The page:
Whanganui Chronicle - - 48 Hours/Travel -

What was your great­est hol­i­day? I was 10 years old and I can still re­mem­ber vividly the build­ing ex­cite­ment as we trav­elled up coun­try to my grand­mother’s sur­prise 70th birth­day in Tokaanu in the Cen­tral North Is­land. We sailed across heavy seas on the Cook Strait ferry, fol­lowed by bliz­zard con­di­tions on the Desert Rd, to be met by hun­dreds of my close-knit fam­ily gath­ered to sur­prise Nana at the old Tokaanu Ho­tel. The look on her face was ab­so­lutely price­less and I will never for­get the big hug she gave me fol­lowed by the week-long cel­e­bra­tion in our home vil­lage.

And the worst? It wasn’t the worst lo­ca­tion but the restau­rant was a shocker and is what we talk about still when we go there. My wife, Annabel, and I or­dered fish of the day in the Bay of Is­lands (can’t re­mem­ber the name of the place, luck­ily!) and we re­ceived a taste­less, hard­ened rub­ber mass sur­rounded by an ar­ray of off-colour, stale veg­eta­bles. There was a lot of shout­ing, some tense pauses in heated con­ver­sa­tion and we got out of there fast and never looked back.

If we bump into you on hol­i­day, what are you most likely to be do­ing? Eat­ing at the right restau­rant for a start or pick­ing fresh pro­duce for the wha¯ nau from a lo­cal mar­ket gar­den, def­i­nitely laugh­ing a lot, and ex­plor­ing in ru­ral lo­ca­tions — prefer­ably on the back of a scooter with my two beau­ti­ful daugh­ters and wife. We re­cently spent four weeks ex­plor­ing south­ern Tai­wan on scoot­ers, it was ex­tra­or­di­nary meet­ing the very friendly peo­ple of Tai­wan in their home vil­lages and learn­ing their beau­ti­ful tra­di­tions. We also spent time vis­it­ing the tem­ples in Ky­oto, Ja­pan — the rock gar­dens, shrines and tea gar­dens were just sub­lime.

If we could tele­port you to one place in New Zealand for a week-long hol­i­day, where would it be? Spir­its Bay, up north. The new camp­ground is re­ally well looked af­ter by the lo­cal iwi, with great fa­cil­i­ties for free­dom campers. The sand on the beach is so soft, the shells that line the beach are a flaky pink hue. How about for a dream hol­i­day in­ter­na­tion­ally?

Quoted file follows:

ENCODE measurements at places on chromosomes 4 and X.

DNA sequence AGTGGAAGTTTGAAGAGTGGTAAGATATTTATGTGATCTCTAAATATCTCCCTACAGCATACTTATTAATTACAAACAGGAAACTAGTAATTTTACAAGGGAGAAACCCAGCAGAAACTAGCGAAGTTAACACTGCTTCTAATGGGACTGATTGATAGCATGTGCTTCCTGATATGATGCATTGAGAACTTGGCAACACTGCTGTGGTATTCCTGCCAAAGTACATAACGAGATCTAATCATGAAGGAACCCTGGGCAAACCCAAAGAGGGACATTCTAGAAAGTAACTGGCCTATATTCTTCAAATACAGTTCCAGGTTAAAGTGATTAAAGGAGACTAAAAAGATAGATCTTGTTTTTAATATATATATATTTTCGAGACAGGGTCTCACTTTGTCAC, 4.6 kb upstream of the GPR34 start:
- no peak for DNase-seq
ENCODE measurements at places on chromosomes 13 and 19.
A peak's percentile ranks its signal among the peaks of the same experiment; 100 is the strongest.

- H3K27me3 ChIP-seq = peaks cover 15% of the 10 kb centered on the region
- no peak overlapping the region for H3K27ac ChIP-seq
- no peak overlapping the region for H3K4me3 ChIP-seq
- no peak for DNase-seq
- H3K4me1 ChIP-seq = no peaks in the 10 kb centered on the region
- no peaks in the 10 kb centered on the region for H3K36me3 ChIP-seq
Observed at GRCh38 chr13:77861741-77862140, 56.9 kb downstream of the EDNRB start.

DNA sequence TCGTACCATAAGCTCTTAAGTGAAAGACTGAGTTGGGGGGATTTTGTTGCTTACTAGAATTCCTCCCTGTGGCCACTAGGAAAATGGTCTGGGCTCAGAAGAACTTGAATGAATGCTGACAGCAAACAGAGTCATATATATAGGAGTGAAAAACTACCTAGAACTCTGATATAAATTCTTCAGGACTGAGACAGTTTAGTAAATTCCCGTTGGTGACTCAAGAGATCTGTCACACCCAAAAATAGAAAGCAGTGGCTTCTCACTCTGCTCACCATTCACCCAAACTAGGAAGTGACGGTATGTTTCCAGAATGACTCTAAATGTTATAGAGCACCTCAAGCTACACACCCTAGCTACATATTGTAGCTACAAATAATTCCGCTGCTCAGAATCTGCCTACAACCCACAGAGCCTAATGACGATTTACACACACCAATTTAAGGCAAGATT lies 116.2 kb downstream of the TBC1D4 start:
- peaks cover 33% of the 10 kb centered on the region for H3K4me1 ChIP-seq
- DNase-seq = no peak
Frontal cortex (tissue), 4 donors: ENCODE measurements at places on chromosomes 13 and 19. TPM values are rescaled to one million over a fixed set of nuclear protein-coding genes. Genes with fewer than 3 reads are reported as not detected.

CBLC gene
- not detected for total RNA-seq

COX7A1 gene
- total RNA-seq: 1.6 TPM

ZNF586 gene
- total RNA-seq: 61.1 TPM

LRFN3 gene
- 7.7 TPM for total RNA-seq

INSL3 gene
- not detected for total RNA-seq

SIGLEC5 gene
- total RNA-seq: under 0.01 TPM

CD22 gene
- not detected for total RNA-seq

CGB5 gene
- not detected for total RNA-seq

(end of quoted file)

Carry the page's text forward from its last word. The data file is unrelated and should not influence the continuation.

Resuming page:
I’m a bit of a ro­man­tic and spirit quest type of guy and I’d love to ex­plore the Aztec Ru­ins, the Stone Cir­cles in the High­lands of Scot­land, the tem­ples of Egypt and the Bud­dhist monas­ter­ies of Ti­bet.

Aisle seat or win­dow seat? Aisle. I can’t even sleep with my sleep­ing bag zipped up or sheets tucked in.

Com­plete this sen­tence: I can’t travel

with­out . . . my wha¯ nau. A well-known di­rec­tor’s fi­nal ad­vice to me many years ago was to take your wha¯ nau with you as much as you pos­si­bly can and try not to sweat the ex­tra costs. The mem­o­ries will last for­ever and keep­ing your wha¯ nau close is key to a healthy fam­ily unit. What’s the best travel tip you’ve ever been given? Drink plenty of flu­ids on the plane and try not to eat too much of the starchy plane food be­cause it bogs you down on ar­rival af­ter long-haul flights. What was the most mem­o­rable meal you’ve had while trav­el­ling? If you have the chance to travel Busi­ness Class at least once, give it a go — it is awe­some and the meals are way bet­ter! What’s the next trip you’ve got planned? Taipei for a week. Look­ing for­ward to spend­ing time again in this funky, fast-paced, creative city.

Chore­og­ra­pher Moss Pat­ter­son.

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